For more information about Golden Retrievers you can also visit The Golden Retriever Club of America site.
A responsible breeder will have a thorough knowledge of Golden Retrievers.
A responsible breeder will be able to tell you the ‘good’ and the ‘bad’ about the breed. Such as genetic problems that are a concern.
All breeding stock should be cleared for: hips elbows with the Orthopedic Foundation for Animals (OFA), should be cleared for inherited eye disorders by a veterinary ophthalmologist and have a CERF form from the (Canine Eye Registration Foundation), and have been screened for SAS (Sub Aortic Stenosis) by a veterinary cardiologist.
Ask your breeder if any allergies run in the lines.
A responsible breeder will have devoted years of their life to studying the breed.
Most responsible breeders will have been in the breed for several years before having a litter.
A responsible breeder will give you references, and aren’t offended if asked.
A responsible breeder will ask you extensive questions about yourself.
A responsible breeder will provide a contract and explain that contract to you.
Most times they will sell only on a spay neuter contract and on a limited registration. If a puppy is sold on a full registration, most breeders will stay on as co owners to provide help and mentoring for their puppy buyer.
A responsible breeder will be involved for the lifetime of the dog.
A responsible breeder will explain how to interpret a pedigree. Look for advanced titles in the first generation, on the dam and/or sire. ‘Saying’ that there are champions in the pedigree is simply not good enough.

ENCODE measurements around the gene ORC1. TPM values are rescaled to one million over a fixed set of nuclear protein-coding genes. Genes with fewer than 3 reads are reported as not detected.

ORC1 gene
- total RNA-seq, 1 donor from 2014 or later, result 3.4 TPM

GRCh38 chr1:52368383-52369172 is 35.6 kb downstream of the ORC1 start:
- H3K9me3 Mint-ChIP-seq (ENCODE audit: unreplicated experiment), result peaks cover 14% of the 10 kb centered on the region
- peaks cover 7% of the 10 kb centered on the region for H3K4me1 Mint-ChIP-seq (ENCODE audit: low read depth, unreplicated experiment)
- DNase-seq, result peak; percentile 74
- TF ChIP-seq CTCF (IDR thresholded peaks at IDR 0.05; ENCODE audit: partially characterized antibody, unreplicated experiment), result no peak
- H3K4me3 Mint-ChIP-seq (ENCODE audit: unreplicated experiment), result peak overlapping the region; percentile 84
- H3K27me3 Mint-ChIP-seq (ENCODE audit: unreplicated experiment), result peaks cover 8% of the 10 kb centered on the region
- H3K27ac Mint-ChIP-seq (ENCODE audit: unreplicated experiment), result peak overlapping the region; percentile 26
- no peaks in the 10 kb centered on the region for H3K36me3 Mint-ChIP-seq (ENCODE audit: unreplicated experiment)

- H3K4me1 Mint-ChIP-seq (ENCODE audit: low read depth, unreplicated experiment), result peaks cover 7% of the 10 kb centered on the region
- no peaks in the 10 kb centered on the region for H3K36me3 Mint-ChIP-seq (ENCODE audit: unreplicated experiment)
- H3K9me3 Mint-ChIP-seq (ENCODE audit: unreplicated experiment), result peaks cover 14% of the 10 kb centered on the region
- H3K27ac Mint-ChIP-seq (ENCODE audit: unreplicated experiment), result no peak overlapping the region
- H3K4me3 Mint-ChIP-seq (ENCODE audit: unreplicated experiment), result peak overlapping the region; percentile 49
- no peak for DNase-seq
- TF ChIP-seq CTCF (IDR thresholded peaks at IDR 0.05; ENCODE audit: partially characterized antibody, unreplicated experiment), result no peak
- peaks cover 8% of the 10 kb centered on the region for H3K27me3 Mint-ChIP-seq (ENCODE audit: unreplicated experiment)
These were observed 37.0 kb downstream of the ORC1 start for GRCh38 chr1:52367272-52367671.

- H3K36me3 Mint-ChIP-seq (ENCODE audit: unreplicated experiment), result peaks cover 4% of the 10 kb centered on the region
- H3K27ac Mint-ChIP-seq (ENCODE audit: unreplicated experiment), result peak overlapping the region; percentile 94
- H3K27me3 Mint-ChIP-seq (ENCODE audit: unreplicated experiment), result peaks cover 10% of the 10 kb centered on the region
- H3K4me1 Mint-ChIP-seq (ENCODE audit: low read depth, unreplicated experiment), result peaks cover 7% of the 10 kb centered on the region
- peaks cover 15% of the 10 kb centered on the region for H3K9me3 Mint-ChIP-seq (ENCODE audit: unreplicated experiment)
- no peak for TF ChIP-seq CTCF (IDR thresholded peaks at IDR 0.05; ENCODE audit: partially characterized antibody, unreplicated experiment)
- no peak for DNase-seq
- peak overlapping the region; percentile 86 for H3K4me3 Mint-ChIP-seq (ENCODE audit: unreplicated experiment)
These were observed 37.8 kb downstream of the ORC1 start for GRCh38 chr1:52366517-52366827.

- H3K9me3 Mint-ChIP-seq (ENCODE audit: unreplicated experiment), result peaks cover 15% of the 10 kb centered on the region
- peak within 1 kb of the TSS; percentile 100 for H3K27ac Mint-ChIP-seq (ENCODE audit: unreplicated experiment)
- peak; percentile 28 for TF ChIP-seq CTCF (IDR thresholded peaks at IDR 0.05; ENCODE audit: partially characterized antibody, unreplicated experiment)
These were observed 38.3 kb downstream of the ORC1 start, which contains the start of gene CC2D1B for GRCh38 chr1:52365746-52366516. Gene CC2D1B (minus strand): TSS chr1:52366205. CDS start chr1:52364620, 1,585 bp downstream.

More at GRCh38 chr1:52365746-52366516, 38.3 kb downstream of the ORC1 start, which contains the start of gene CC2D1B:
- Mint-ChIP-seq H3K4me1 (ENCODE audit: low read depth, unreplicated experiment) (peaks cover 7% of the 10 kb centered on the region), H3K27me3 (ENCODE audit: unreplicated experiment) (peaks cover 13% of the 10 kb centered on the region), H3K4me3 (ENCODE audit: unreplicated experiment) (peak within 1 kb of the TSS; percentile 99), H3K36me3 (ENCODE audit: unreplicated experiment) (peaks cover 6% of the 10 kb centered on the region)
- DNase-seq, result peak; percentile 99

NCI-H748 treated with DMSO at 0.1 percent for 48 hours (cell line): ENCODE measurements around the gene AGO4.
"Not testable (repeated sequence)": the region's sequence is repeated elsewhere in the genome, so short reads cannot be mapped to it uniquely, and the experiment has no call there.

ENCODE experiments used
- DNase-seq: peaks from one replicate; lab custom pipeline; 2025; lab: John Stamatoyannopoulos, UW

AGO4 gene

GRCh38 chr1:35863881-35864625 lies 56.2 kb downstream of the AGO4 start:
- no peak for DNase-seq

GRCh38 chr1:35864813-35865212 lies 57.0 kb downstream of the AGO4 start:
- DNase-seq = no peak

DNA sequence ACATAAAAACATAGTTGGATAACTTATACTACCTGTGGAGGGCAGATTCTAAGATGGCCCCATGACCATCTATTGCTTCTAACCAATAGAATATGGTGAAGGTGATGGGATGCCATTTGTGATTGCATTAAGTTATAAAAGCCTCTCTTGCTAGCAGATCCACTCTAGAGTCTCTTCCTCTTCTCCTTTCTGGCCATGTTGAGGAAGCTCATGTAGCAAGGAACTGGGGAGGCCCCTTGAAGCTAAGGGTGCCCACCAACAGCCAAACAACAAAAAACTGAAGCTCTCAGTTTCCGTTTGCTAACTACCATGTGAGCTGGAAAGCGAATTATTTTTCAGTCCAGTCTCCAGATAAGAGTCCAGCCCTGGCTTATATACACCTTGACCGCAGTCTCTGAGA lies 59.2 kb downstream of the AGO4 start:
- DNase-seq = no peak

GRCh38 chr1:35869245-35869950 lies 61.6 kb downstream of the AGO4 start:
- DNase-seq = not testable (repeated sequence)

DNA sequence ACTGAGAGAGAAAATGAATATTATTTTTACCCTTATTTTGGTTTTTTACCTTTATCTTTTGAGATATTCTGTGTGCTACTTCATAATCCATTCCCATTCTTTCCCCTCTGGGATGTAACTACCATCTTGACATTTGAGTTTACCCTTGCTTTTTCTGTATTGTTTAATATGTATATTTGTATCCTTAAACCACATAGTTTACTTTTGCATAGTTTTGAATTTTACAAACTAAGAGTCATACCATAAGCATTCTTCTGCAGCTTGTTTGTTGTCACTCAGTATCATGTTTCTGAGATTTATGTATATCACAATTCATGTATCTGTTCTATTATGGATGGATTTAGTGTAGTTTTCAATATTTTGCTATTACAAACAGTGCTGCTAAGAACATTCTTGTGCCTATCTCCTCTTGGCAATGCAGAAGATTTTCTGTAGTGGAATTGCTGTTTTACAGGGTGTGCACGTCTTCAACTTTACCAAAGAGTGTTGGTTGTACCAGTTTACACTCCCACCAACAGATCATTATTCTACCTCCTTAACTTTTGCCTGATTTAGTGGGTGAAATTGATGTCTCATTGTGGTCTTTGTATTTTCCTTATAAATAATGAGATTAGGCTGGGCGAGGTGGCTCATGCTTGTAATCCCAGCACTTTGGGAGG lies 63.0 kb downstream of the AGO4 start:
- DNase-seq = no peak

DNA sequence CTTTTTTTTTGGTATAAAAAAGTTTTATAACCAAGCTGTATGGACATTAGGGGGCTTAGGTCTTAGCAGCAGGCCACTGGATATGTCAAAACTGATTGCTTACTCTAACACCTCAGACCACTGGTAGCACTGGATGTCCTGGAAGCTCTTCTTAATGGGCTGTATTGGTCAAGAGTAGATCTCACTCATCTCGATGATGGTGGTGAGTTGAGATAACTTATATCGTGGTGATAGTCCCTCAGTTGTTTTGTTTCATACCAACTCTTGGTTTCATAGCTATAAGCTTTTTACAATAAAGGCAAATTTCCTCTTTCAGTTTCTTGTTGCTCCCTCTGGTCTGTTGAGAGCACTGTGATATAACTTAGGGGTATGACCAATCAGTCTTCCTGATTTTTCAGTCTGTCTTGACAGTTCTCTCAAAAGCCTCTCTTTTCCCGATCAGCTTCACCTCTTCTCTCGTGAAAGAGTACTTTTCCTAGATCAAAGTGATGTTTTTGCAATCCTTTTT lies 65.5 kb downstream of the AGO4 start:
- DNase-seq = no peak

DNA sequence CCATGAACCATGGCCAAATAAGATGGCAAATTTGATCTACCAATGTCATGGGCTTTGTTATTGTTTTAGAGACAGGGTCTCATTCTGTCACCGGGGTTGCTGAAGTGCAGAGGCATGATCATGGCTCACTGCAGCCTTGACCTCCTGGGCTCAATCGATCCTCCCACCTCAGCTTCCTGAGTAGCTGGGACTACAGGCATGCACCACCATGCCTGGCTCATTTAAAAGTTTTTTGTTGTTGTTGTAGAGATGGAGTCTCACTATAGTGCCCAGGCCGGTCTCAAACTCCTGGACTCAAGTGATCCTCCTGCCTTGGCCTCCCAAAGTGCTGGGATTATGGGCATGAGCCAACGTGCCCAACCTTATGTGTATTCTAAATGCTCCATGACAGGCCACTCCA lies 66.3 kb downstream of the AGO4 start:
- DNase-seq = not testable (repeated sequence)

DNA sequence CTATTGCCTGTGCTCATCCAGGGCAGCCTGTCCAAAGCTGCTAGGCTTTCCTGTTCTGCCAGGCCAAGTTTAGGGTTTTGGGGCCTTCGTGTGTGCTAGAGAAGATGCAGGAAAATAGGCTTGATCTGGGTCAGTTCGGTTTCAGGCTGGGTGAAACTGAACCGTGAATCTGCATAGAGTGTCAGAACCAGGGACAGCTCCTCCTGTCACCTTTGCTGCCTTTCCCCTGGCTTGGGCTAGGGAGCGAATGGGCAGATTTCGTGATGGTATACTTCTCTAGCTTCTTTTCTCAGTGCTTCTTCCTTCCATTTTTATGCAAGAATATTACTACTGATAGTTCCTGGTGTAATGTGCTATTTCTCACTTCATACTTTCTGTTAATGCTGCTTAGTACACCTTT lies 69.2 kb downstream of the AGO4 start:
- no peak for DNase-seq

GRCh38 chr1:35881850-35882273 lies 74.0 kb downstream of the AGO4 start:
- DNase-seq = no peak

A responsible breeder will be able to furnish you with a pedigree of the puppies, not just a copy of the parents AKC papers.
A responsible breeder will breed to advance their breeding program. IN most cases responsible breeders will breed with the intention of keeping something to further their own lines in their breeding programs. Not just to supply a demand for puppies.
A responsible breeder will have titles on their dogs. That titling may be in conformation, obedience, field, or agility. Look for the advanced titles. This indicates a breeder that takes their commitment to producing better dogs seriously. In order to be a serious breeder, they must show and compete.
A ‘new’ breeder will have a mentor to help with breeding decisions and choices.
The responsible breeder will KNOW the Breed Standard. If they cannot explain that to you, you may want to look elsewhere for a puppy, as they should not be breeding dogs.
A responsible breeder will welcome any and all question you might have... so ask away.
A responsible breeder will NEVER advertise via the newspaper, retail outlet to an animal broker or a laboratory.
A responsible breeder will NOT be breeding to ‘make money’.
A responsible breeder will NOT breed in volume.
A responsible breeder will NOT have both parents on site.
BE WARY of the breeder that does. A responsible breeders job is to improve the breed and their own lines, rarely is the perfect match of sire and dam on the premises and most breeders will go outside of their own dogs to find that match. Responsible breeders will have done extensive research into the breed when choosing a stud dog or a brood bitch. They will look for a sire or dam that compliments each other and their breeding program. Make sure to ask them why they have a certain breeding planned if both are onsite.